The Low Down on Sperm Quality and Sperm Banks

An ICSI procedure

An ICSI procedure

Hello!  Hey I wanted to let you know I recorded a juicy podcast with Eric Kendall of European Sperm Bank USA.  We got into some really nitty gritty details on sperm donation.  

If you are for sure using a sperm donor, or have compromised semen quality and are wondering what to do next, you should tune in to the 40 minute podcast HERE.

There were a few bits of 'unfinished business' from the show that I want to cover here.

Anti-sperm antibodies- What are the odds you have them?

1-6% of women who are having trouble conceiving test positive for anti-sperm antibodies, according to the Arizona Center for Fertility Studies.  However a positive test result does not mean you cannot get pregnant naturally. 

A man can produce antibodies to his own sperm, but in infrequent instances a woman can produce antibodies to any sperm.  In rare cases this would cause a severe reaction after sexual intercourse, and in most cases in would be an asymptomatic immune response. 

In a woman, this can be tested through a blood test or a post-coital test.

The level of antibodies present will determine the chances of natural conception.  If these levels are too high, IVF with ICSI may be recommended.  

MTHFR Testing- Is it needed for your male parter or sperm donor?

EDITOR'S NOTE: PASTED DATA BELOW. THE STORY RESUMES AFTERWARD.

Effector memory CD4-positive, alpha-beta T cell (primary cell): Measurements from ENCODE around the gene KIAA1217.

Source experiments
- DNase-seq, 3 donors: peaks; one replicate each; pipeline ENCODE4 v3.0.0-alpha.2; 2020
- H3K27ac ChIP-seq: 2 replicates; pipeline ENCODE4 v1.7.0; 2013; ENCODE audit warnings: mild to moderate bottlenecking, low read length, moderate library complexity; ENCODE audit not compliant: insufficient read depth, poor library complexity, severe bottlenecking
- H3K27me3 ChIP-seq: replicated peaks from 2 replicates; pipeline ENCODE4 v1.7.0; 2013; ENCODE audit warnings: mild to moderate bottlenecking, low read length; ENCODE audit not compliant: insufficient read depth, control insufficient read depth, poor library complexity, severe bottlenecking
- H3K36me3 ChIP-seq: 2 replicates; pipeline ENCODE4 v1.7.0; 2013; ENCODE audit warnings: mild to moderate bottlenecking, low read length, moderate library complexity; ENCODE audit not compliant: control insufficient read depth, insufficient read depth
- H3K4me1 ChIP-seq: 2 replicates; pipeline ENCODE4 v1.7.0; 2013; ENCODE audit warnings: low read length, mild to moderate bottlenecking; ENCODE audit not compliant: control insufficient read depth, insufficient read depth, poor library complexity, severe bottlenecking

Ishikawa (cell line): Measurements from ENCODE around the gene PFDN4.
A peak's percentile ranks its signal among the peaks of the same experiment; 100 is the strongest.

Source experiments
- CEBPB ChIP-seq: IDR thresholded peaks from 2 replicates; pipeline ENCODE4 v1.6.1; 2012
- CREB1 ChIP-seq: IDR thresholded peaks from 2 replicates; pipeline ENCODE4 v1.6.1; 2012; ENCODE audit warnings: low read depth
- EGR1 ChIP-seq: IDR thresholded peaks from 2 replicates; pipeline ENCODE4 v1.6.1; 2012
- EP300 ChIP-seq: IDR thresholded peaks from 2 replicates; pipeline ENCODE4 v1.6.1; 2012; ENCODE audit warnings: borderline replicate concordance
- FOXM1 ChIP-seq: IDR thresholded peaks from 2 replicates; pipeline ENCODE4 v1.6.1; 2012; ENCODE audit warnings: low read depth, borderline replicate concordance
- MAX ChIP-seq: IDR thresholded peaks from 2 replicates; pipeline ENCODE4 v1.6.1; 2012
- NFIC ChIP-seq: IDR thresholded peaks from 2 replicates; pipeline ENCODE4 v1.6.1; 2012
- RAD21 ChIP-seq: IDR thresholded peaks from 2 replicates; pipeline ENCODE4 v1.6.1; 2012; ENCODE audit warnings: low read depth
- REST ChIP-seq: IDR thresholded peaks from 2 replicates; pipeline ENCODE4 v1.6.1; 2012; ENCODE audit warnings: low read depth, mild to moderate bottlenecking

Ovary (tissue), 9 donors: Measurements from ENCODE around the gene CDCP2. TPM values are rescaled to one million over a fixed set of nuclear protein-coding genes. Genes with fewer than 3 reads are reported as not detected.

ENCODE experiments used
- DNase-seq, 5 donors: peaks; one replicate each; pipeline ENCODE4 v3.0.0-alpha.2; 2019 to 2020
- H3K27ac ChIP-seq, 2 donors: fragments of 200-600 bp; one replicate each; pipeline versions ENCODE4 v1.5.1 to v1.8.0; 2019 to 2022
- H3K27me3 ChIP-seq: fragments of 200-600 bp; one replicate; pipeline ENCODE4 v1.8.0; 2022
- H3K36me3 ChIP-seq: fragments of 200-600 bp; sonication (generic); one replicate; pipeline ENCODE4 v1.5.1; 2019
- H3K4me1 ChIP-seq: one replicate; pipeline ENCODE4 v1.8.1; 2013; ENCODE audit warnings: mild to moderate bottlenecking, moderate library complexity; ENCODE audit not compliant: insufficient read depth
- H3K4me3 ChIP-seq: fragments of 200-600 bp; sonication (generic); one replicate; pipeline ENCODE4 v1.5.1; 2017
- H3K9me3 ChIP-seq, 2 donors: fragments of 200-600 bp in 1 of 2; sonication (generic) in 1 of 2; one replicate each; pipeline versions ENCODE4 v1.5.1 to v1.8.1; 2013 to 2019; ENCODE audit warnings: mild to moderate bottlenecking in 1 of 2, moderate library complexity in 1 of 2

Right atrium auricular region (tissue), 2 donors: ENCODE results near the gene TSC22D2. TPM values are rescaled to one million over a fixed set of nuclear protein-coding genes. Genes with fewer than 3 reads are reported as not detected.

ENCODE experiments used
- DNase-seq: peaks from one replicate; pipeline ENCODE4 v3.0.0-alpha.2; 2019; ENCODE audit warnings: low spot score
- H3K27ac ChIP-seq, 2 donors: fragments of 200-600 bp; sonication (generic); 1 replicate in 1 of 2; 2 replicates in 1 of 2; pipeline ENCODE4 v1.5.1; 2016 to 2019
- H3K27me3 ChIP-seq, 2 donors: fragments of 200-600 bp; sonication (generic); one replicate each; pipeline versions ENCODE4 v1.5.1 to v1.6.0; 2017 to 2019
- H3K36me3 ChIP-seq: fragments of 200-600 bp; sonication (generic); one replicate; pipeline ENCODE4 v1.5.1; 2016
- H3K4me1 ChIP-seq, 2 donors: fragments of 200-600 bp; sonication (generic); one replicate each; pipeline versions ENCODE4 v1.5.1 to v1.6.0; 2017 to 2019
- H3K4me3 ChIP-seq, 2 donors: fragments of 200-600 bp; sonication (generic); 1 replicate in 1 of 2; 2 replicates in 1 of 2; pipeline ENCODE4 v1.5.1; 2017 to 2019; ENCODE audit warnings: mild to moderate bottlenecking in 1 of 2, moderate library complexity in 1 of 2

I found a helpful article on MTHFR and male fertility at  The findings are somewhat mixed. A lack of folic acid through an MTHFR mutation can lead to a low sperm count or DNA abnormalities that could cause miscarriage.  However if the man is taking in abundant sources of folate in his diet, or taking a methylated folate supplement, the fertility issue may be resolved.

As a sperm bank does check for count and quality, that is helpful.  But it sounds like MTFHR is not a standard test.

If you are a woman with a known MTHFR defect and you are using a sperm bank, I would inquire with their genetic counselor on the issue.  

ICSI- Does it decrease the odds of having a healthy baby?

Our friends at summarized a study published in the New England Journal of Medicine pretty well.  

"Overall, the rate of birth defects is about 6 percent with unassisted conception, 7 percent with IVF and 10 percent with ICSI."

"A history of infertility, either with or without assisted conception, was also significantly associated with birth defects," lead author of the study, Associate Professor Michael Davies from the University of Adelaide's Robinson Institute and School of Paediatrics and Reproductive Health continues. 

"While factors associated with the causes of infertility explained the excess risk associated with IVF, the increased risk for a number of other treatments could not readily be explained by patient factors. ICSI, for instance, had a 57 percent increase in the odds of major defect, although the absolute size of the risk remained relatively small."

I love getting into these advanced issues that I don't see other practitioners taking the time to research.  Are you ready to take your fertility care to the next level?  You can schedule your first session anytime through our site.  

Thanks,  Bridgit

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